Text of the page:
Heartland Select's Wide, Open Spaces
In the late 1990s, large-capitalization stocks ruled the markets. Then in 2000-2002 the stock market bubble burst. The air came whooshing out of over-inflated big-company shares. Mid-cap stocks sprinted ahead, and then, in the past few years, small caps have taken the lead. Large-cap shares have limped. How is an investor to determine what cap class of stocks will carry the baton?
One way to approach this problem is to leave it up to a professional manager who can invest in companies of any size. Consider Heartland Select Value (symbol HRSVX). Ted Baszler, co-manager of the Milwaukee-based fund, says the multi-cap mandate gives him the freedom to roam the markets and determine where value resides. For instance, Heartland had 55% of its eggs in the small-cap basket in 2002. The economy was coming out of recession, Baszler recalls, and small-company stocks tend to recover most sharply in the early stages of economic recovery. Today, the economy is slowing, so Baszler is seeking more safety and liquidity in large-cap shares. Heartland Select Value now has just 24% of its assets in small-cap stocks.
Select Value has done well for shareholders. Over the past five years, to September 1, the fund returned 12% annualized. That beat the average fund that focuses on undervalued companies of all sizes by an average of four percentage points per year and Standard & Poor's 500-stock index by an average of seven percentage points per year.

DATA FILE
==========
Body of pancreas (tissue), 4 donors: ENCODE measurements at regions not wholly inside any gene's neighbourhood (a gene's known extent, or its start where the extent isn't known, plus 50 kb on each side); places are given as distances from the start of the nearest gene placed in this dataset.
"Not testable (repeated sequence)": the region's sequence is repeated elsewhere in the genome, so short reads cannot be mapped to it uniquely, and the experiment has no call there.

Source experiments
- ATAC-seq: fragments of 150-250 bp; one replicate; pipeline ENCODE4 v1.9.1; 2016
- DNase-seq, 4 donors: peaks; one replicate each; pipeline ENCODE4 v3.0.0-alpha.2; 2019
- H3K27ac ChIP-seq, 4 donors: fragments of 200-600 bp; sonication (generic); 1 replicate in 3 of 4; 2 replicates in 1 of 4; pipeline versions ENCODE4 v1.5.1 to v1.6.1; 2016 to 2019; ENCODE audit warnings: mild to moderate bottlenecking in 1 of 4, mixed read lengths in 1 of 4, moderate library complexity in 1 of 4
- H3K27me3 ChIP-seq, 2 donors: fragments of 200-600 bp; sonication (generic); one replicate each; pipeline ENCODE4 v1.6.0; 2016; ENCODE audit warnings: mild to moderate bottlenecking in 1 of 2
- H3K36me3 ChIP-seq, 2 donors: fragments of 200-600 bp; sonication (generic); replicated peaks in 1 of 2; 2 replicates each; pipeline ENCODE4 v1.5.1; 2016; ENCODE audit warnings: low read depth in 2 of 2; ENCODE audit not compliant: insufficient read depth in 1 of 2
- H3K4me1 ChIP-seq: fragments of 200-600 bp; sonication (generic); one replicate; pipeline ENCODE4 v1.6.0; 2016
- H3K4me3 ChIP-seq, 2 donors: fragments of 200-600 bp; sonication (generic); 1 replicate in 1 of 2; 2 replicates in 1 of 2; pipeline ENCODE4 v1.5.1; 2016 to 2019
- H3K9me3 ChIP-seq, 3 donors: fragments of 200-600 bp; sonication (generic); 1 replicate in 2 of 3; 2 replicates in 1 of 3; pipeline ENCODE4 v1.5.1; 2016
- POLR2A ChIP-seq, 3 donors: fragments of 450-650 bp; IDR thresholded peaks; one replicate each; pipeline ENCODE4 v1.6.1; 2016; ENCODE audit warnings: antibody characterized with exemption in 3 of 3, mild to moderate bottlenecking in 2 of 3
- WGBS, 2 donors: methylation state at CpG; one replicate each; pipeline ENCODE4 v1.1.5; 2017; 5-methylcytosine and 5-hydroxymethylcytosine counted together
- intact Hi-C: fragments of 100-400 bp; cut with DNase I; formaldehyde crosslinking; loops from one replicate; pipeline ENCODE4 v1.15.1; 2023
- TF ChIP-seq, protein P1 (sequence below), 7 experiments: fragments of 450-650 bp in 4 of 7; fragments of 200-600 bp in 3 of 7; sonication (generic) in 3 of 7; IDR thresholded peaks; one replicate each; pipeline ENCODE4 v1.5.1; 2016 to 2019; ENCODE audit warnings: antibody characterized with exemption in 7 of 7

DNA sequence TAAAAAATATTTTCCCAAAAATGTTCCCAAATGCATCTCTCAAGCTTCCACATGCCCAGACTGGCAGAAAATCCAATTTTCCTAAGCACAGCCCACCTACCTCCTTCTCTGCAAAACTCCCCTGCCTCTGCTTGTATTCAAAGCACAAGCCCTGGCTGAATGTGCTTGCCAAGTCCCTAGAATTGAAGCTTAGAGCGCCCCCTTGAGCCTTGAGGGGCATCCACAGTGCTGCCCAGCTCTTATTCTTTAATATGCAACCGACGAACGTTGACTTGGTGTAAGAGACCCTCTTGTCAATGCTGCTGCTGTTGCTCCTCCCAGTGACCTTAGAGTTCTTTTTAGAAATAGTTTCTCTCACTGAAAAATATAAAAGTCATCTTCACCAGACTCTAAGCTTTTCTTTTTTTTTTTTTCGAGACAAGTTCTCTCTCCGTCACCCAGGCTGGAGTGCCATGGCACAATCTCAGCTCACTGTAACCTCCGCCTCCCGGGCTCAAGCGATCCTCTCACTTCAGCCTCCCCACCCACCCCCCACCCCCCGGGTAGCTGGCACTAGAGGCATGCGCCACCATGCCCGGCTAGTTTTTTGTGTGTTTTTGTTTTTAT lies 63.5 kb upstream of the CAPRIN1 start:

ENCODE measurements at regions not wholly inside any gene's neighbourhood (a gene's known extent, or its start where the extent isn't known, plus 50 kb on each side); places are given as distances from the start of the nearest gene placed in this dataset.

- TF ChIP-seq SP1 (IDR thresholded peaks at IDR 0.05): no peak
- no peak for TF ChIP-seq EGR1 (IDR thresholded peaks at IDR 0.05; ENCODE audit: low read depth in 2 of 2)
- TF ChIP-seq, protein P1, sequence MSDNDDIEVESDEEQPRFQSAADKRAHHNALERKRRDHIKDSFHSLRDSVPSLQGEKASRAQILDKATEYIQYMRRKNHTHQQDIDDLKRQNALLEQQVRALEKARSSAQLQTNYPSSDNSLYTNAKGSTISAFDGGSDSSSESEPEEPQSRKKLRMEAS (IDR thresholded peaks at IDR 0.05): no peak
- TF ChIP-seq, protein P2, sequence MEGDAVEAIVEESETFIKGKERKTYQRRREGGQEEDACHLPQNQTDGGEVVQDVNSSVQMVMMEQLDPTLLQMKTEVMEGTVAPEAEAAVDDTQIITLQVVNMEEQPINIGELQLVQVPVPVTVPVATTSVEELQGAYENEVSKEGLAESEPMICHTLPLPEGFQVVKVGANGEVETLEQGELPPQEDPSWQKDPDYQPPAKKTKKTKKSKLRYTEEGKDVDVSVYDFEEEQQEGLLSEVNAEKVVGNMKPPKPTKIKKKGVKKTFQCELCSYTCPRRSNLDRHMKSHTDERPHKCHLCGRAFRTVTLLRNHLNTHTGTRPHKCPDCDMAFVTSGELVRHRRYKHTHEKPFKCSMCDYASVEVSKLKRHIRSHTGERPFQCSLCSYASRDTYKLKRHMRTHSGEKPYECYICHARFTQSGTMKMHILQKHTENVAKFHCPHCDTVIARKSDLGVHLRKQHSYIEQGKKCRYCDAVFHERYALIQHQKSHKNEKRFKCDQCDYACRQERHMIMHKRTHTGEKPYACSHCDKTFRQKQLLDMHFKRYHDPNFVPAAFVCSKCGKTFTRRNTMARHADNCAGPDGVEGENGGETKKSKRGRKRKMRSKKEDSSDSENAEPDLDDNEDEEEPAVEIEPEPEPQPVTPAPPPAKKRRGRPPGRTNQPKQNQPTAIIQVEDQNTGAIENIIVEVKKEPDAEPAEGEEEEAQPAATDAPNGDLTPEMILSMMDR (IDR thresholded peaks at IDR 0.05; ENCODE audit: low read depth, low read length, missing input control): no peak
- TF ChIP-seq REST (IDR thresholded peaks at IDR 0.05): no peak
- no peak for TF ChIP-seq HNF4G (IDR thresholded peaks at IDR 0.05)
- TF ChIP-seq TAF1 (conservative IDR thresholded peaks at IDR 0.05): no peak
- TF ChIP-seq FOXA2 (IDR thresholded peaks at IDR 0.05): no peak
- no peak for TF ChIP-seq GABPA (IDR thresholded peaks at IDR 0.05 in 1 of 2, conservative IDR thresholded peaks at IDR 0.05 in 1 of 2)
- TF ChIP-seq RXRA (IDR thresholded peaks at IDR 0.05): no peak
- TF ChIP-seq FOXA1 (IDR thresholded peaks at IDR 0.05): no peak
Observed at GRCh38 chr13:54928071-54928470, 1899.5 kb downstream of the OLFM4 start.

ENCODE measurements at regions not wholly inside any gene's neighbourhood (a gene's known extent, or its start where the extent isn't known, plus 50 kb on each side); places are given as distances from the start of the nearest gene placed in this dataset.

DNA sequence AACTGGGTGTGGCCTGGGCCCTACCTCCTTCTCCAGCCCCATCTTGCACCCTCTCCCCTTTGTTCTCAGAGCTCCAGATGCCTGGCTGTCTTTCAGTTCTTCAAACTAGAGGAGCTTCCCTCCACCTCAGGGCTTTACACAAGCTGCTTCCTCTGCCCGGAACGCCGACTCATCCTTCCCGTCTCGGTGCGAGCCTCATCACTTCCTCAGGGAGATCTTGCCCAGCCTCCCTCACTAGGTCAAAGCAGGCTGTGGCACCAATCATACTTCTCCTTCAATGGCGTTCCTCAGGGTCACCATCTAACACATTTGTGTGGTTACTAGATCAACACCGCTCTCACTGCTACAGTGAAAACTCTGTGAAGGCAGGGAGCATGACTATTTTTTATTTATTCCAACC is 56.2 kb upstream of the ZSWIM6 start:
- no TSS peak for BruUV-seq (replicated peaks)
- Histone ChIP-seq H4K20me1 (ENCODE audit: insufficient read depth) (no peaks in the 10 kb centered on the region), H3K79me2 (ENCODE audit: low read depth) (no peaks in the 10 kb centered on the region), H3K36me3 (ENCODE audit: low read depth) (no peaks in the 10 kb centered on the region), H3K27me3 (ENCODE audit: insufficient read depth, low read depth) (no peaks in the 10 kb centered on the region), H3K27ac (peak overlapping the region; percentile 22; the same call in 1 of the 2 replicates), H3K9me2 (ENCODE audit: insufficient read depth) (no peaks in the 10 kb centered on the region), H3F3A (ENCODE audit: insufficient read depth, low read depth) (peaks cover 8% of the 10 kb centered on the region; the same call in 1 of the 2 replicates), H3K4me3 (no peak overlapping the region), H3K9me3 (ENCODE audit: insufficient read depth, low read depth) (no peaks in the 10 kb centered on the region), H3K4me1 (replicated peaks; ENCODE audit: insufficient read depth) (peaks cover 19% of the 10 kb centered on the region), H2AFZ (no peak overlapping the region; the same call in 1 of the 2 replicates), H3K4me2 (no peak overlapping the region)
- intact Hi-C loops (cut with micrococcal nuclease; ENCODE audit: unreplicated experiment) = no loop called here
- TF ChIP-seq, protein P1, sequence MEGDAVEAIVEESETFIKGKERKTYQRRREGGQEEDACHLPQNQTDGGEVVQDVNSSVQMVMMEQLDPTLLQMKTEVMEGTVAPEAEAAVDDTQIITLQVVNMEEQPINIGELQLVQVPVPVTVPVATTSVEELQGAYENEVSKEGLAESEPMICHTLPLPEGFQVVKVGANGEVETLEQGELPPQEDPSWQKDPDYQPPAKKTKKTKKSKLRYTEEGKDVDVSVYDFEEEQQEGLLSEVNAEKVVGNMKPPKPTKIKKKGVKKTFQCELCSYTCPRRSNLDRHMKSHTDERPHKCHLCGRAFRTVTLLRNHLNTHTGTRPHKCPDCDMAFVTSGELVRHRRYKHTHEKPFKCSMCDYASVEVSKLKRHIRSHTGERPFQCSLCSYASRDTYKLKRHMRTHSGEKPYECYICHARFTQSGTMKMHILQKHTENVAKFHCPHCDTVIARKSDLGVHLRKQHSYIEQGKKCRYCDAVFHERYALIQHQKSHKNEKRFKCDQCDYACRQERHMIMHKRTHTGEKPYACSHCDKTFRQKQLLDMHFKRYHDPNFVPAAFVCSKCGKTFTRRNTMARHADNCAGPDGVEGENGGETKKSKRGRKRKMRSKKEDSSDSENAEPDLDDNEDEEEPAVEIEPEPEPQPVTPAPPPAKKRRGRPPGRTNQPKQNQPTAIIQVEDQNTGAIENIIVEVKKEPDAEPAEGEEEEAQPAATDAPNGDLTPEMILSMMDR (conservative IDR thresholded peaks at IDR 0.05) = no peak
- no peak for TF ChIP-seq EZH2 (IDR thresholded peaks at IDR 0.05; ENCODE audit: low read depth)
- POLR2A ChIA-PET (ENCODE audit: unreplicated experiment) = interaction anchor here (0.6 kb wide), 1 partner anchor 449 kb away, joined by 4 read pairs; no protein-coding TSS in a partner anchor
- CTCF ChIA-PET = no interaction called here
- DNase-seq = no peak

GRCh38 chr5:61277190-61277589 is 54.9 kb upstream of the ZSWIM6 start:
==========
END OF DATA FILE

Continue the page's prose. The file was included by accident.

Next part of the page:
Like most value investors, Baszler looks for companies selling at low price-to-earnings, price-to-cash flow and price-to-cash flow ratios. But he also seeks enterprises that are undervalued because they are temporarily out of favor. For example, he sees value in HR Block, the dominant tax-preparation outfit. HR Block's stock slumped because it made a couple of distracting acquisitions. But the politicians never make our taxes any simpler, and tax-preparation prices rise every year. Baszler reckons that Block stock is worth far more than 11 times estimated 2007 earnings.
In the small-cap camp he likes Universal Corp., a tobacco-leaf processor based in Richmond, Va. It doesn't sound like a glamorous business, but that's the point: No new competitors are entering this industry. Some poor tobacco crops hit the stock, but demand for cigarettes made from higher quality tobacco continues to mount steadily overseas.
Among large-company stocks, Baszler has a fondness for banks. He reasons that banks fell out of favor as the Federal Reserve was boosting short-term interest rates, actions that compress the banks' interest rate spreads and hurt profits. Now he believes that cycle is reversing and that the Fed will soon start cutting rates. One of his top holdings is SunTrust Banks, an Atlanta-based super-regional that has a strong footprint in states with briskly growing populations and economies, such as Florida and Georgia.
What will lead next, big or small caps? When you purchase a flexible multi-cap fund, you can delegate that decision to a pro.